Design Manifestos: Adam Tripp of Forms+Surfaces
As Design Director for Forms+Surfaces, Adam Tripp oversees Product Design and Development across all F+S product lines. In addition to the project management of new and custom product development, he is continually defining new materials and manufacturing processes that influence the look and feel of the Forms+Surfaces brand. Adam is responsible for some of the most recognizable site furniture, architectural surfaces and door hardware in the F+S catalog. He joined the Forms+Surfaces Design Studio in Carpinteria, California in 2007 and holds a degree in Industrial Design from the Rhode Island School of Design. Modelo spent some time learning about how Adam discovered his voice as a designer and about the studio’s introspective approach to design.
On becoming an industrial designer
I’ve always been interested in fine arts, drawing, and problem solving through sketching. I consider myself extremely fortunate to come from a supportive and creatively diverse family of craftspeople who fostered and encouraged my skills from a young age.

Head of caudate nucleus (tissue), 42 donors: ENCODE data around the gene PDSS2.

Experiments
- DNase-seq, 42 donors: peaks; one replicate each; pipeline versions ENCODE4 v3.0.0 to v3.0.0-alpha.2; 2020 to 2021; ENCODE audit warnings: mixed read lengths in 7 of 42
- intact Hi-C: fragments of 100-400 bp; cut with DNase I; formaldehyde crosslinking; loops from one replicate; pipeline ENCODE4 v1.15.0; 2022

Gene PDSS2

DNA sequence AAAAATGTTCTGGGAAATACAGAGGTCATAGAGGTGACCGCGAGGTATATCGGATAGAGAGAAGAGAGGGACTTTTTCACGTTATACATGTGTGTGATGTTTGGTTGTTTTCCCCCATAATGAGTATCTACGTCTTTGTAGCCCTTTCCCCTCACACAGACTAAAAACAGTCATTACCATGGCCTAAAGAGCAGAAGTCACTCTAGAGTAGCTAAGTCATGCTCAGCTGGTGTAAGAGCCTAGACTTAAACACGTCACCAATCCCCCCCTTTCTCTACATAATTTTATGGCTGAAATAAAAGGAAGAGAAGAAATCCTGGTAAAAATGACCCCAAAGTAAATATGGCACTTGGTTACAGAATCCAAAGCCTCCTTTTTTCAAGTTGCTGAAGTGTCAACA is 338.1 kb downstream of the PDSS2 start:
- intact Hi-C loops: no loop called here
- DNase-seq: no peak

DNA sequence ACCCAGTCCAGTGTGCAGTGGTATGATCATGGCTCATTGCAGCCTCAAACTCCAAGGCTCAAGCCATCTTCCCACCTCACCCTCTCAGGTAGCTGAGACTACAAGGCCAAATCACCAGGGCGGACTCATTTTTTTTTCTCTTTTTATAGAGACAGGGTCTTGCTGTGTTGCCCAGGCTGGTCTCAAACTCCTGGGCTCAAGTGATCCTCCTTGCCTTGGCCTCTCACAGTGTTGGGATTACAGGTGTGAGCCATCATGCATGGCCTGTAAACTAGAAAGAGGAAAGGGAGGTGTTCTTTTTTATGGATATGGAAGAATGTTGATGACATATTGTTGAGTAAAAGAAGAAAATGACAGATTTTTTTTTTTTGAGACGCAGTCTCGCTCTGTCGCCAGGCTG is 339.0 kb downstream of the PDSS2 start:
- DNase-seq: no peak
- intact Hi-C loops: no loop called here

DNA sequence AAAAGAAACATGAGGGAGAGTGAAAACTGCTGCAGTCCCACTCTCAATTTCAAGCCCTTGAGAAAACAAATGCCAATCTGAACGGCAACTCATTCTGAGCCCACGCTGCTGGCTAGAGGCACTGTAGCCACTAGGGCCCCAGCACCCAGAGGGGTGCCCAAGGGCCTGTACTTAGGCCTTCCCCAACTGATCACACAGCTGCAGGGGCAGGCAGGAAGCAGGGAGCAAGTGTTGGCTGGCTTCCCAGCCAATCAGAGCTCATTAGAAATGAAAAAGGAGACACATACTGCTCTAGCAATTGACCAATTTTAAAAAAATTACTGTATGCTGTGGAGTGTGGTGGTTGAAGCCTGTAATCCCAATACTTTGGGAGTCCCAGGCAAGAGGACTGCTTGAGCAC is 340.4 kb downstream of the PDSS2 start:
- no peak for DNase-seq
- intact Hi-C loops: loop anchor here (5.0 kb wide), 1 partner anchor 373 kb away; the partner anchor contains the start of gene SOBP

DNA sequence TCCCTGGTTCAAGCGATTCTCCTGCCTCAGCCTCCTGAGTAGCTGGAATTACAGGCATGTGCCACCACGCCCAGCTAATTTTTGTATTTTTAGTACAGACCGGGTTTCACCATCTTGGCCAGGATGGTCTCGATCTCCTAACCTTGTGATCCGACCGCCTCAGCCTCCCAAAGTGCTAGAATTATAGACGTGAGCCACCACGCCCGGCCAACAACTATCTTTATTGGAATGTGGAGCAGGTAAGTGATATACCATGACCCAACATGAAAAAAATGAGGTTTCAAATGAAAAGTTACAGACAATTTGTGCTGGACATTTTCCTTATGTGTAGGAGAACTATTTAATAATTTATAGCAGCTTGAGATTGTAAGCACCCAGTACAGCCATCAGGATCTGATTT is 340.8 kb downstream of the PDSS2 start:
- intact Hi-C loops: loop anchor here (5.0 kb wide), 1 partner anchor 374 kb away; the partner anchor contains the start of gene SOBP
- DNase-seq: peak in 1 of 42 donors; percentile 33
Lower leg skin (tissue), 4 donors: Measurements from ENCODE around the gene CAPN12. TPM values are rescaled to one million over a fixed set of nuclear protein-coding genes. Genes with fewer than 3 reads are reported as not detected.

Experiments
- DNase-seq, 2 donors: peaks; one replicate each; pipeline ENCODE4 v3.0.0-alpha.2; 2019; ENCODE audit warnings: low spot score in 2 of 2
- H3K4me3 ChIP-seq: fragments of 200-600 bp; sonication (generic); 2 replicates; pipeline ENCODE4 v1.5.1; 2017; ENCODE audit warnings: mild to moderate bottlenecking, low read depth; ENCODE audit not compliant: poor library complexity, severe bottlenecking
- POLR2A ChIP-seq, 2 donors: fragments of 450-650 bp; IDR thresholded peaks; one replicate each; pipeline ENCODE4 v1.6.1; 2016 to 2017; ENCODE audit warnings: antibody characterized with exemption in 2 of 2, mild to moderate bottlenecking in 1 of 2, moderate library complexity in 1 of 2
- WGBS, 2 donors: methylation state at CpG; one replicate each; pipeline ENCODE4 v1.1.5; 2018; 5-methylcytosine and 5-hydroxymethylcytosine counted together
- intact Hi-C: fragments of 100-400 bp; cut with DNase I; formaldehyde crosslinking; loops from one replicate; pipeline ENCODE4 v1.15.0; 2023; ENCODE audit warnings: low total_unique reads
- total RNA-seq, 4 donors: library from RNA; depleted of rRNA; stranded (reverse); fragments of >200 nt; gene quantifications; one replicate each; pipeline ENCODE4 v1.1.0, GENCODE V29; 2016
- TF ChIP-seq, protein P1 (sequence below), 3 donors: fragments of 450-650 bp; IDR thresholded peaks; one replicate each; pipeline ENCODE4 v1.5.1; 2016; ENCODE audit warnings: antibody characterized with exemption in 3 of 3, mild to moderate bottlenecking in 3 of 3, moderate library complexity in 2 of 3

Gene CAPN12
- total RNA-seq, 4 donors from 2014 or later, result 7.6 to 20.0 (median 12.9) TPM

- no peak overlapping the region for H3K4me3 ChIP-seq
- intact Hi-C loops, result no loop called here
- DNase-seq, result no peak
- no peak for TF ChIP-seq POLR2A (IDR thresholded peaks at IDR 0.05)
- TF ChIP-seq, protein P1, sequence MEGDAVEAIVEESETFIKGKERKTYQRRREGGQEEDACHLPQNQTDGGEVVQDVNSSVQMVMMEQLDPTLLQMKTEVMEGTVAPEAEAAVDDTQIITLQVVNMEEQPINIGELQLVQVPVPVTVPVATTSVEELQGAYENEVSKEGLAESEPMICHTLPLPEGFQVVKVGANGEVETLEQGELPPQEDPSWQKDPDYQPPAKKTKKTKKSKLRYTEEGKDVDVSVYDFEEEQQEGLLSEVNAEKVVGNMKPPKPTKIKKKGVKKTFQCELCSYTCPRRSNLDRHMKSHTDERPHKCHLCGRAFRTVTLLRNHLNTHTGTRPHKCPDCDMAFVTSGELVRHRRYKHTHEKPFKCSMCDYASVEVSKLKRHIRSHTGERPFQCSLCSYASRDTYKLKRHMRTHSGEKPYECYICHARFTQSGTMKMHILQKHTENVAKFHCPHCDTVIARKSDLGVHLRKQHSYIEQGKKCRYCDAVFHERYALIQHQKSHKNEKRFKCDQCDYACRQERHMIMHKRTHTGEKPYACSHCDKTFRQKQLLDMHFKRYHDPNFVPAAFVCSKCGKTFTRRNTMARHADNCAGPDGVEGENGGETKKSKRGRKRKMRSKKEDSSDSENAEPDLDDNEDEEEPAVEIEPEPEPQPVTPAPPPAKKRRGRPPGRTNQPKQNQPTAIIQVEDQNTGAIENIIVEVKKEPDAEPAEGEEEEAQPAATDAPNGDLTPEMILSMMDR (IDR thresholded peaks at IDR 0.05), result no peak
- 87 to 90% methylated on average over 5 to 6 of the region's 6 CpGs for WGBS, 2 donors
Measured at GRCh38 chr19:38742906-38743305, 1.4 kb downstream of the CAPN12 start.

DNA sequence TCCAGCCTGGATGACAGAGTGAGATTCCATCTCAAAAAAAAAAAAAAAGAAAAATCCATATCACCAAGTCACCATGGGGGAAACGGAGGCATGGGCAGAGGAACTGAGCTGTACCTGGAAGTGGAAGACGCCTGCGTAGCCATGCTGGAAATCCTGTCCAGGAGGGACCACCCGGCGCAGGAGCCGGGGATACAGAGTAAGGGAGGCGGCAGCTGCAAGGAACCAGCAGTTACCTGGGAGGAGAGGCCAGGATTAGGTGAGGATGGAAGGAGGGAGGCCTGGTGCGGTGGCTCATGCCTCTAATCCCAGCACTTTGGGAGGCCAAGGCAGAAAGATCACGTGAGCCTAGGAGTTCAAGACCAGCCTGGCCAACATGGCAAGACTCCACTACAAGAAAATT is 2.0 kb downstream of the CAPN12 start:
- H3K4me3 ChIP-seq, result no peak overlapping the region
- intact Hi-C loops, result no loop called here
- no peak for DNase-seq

As a child I would dream up and sketch ideas for vehicles built from old bike parts, boats, gliders and treehouses. I would bring those ideas to my father and grandfather who would take turns critiquing and red lining my designs. Unfazed by the critique I would revise and detail as many times as it would take to wear them down to the point where they would help and teach me how to make my ideas become reality.
The love for the process and being able to see an idea go from concept to built completion primed me for a love of, and career in, material and manufacturing exploration.
On discovering his voice as a designer
I always search to identify formal, visual and aesthetic relationships — inspirationally, critically and within my own work. This constant evaluation was on overdrive during my undergrad years at the Rhode Island School of Design. The high level of competition and inspiration there drove me to further identify my voice as a designer to distinguish myself from my peers. Although I like to think that RISD was a catalyst, I also like to think that I’m continually re-evaluating my voice based on my professional experiences and growing network of colleagues and mentors. Inspiration is everywhere.